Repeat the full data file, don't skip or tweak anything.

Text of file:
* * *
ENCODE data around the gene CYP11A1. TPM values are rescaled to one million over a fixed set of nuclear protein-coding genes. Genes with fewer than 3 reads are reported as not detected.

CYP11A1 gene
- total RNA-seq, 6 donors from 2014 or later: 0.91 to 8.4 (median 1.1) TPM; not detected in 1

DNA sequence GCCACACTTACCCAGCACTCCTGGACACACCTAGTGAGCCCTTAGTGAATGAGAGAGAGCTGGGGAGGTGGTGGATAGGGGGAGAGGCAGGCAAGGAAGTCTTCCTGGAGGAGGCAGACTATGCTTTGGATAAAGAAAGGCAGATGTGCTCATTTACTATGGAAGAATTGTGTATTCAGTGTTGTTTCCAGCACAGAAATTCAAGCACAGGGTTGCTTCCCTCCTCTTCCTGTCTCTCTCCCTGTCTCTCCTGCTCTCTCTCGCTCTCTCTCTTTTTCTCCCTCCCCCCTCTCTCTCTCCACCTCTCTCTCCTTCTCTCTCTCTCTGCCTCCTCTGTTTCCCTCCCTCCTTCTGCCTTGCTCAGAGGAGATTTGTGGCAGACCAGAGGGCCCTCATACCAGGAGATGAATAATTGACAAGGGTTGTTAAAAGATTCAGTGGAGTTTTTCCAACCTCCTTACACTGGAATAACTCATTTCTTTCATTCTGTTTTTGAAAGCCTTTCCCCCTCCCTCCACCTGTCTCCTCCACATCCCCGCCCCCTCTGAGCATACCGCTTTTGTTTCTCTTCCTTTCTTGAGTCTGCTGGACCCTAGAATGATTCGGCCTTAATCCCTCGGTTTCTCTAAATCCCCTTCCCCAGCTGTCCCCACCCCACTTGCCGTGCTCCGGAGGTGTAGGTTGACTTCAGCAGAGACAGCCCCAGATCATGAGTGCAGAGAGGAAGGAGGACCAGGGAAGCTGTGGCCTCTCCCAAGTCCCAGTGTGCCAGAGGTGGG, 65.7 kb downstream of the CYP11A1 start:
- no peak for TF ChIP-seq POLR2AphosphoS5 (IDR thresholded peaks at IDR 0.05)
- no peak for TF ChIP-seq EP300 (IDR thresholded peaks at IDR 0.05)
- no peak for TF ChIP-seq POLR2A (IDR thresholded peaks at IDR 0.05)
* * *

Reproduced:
ENCODE data around the gene CYP11A1. TPM values are rescaled to one million over a fixed set of nuclear protein-coding genes. Genes with fewer than 3 reads are reported as not detected.

CYP11A1 gene
- total RNA-seq, 6 donors from 2014 or later: 0.91 to 8.4 (median 1.1) TPM; not detected in 1

DNA sequence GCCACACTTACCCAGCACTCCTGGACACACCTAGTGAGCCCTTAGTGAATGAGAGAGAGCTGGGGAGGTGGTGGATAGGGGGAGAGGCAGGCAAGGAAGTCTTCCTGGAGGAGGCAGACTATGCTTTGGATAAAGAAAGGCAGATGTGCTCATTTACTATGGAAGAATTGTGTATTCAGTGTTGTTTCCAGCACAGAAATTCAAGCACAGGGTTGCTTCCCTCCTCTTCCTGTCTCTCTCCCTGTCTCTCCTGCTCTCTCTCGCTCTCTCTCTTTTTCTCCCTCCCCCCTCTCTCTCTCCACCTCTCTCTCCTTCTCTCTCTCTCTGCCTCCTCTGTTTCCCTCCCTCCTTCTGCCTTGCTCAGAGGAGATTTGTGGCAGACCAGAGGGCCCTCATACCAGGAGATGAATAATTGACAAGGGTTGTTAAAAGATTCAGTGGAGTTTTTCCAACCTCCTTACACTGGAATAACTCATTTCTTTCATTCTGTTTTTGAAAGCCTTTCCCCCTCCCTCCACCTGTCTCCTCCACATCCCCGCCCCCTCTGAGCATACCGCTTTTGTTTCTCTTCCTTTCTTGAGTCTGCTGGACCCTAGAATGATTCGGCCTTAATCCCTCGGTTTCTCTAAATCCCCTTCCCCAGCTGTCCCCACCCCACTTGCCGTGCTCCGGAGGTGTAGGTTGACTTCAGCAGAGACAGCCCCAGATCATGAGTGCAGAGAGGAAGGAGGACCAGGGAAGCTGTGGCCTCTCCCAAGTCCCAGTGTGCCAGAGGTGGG, 65.7 kb downstream of the CYP11A1 start:
- no peak for TF ChIP-seq POLR2AphosphoS5 (IDR thresholded peaks at IDR 0.05)
- no peak for TF ChIP-seq EP300 (IDR thresholded peaks at IDR 0.05)
- no peak for TF ChIP-seq POLR2A (IDR thresholded peaks at IDR 0.05)